Today, I offer you this excerpt from “Searching For God Knows What” by Donald Miller.
When Adam finished naming the animals, after all his work and effort, God put him to sleep, took a rib out of side, and fashioned a woman. I had read that part a thousand times, but I don’t think I quite realized how beautiful this moment was. Moses said the whole time Adam was naming the animals (what could have possibly taken 100 years) he couldn’t find a helpmate suitable for him. That means while he was naming cattle he was lonely, because he couldn’t really communicate in the same way with the cattle, and when he was naming fish he probably wanted to go swim in the ocean with them, but he couldn’t breathe underwater; and the entire time he could not imagine what a helpmate might look like, how a helpmate might talk, the ways in which a helpmate might think. The idea of another person had, perhaps never entered Adam’s mind. Just like a kid who grows up without a father has no idea what having a father would be like, a guy who grows up the only human would have no idea what having another human around would be like. So here was this guy who was intensely relational, needing other people and in order to cause him to appreciate the gift of companionship, God had him hang out with chimps for a hundred years. It’s quite beautiful, really. God directed Adam’s steps so that when He created Eve, Adam would have the utmost appreciation, respect, and gratitude.
I think it was smart of God because today, now that there are women all around and a guy can go on the Internet and see them naked anytime he wants, the whole species has been devalued. I read how very beautiful it was the God made Adam work for so long because there is no way, after a hundred years of being alone, looking for somebody whom you could connect with in your soul, that you would take advantage of a woman once you met one. She would be the most precious creation in all the world and you would probably wake up every morning and look at her and wonder at her beauty, or the gentle silent way she sleeps. It stands to reason if Byron, Keats, and Shelley made beauty from reflecting on their muses, having grown up around women all their lives, that even these sonnets could not capture the sensation Adam must have felt when he opened his eyes to find Eve.
You probably think I am being mushy and romantic, but the first time Moses breaks into poetry in the Bible is when Adam first meets Eve. The thing about Moses was he was the king of understatements. He could pack a million thoughts and emotions into just a few words. Here’s what he said about what Adam thought when he met Eve:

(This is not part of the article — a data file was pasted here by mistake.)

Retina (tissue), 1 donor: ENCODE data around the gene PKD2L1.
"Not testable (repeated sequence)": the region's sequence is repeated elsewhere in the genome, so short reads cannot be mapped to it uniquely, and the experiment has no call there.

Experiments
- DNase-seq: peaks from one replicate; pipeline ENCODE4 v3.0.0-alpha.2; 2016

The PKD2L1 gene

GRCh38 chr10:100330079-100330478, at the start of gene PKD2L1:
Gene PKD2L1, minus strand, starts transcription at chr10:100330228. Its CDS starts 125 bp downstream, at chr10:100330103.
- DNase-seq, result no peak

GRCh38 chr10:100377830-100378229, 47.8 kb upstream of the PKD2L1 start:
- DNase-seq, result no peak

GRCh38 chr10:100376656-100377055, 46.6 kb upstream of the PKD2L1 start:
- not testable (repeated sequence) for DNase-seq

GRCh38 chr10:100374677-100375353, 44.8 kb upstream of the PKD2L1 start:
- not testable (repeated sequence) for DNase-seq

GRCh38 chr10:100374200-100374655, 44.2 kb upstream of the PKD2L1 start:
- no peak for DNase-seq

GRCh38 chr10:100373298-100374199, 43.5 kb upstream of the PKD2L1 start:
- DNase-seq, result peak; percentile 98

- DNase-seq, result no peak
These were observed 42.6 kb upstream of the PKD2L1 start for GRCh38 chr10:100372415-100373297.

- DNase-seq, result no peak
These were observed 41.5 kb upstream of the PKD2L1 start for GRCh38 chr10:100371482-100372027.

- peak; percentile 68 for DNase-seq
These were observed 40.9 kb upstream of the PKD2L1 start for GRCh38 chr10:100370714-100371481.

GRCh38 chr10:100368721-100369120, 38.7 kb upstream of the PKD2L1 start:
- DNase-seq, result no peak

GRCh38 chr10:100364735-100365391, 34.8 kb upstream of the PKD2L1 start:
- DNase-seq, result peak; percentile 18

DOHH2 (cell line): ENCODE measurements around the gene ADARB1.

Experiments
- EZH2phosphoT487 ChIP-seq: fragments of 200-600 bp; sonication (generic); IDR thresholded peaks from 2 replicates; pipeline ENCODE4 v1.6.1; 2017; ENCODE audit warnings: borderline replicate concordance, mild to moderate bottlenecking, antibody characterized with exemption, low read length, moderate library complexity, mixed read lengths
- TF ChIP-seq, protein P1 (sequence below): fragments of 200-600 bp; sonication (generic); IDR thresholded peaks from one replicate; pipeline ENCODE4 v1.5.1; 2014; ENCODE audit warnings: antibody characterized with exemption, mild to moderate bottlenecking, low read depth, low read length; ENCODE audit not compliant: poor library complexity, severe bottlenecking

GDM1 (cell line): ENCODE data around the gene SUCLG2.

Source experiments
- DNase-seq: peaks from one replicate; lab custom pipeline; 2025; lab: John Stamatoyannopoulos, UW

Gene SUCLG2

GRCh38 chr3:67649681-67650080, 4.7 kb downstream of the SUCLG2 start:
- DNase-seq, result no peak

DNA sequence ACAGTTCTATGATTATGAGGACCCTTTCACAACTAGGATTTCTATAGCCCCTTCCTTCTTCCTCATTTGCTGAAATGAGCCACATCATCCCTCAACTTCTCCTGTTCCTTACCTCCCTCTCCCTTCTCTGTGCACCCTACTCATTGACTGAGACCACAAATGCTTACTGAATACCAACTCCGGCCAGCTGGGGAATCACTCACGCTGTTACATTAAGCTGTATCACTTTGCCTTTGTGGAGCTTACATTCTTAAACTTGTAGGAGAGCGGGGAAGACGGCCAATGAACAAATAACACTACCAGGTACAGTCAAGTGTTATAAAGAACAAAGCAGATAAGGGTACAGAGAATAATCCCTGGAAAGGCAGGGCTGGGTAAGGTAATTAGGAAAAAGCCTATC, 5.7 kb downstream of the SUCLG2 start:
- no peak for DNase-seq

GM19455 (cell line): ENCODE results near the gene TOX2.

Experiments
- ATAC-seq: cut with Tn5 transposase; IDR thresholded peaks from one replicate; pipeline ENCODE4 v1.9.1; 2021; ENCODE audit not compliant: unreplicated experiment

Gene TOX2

Bone of my bones
And flesh of my flesh (Genesis 2:23)
If you think about these ideas they are quite meaningful, and the bit of poetry Moses came up with truly summarizes the scene because, for the first time in his life, Adam was seeing a person who was like him, only more beautiful, and smarter in the ways of love and encouragement, and more deliberate in the ways of relationships. He must have thought to himself that she was perfect, and after a few days of just talking and getting to know each other, they must have fallen deeply in love. After Adam had taken Eve to the distant mountains where they could look down on the four rivers, and after he built for her a home and showed her the waterfalls and taught her the names of all the animals, he must have gone on a long walk with God and thank Him, and I’ll bet that was a very beautiful conversation. I’ll bet Adam felt loved by God, like he was somebody God was always trying to bless and surprise with amazing experiences, and I’ll bet they talked together about how beautiful Eve was and how wonderful it was that the two of them could know her, and I would imagine that Eve felt safe, loved, not used or gawked at, but appreciated and admired.
I know it sounds sensational, but I used to think that story was just a cartoon. But they weren’t at all; they were people and they felt all the things we might expect them to feel. And certainly a lot of this stuff really did happen to them, and certainly Adam was taken aback by Eve, surprised and amazed, and this is summed up wonderfully in Moses’ poem.
Books by Donald Miller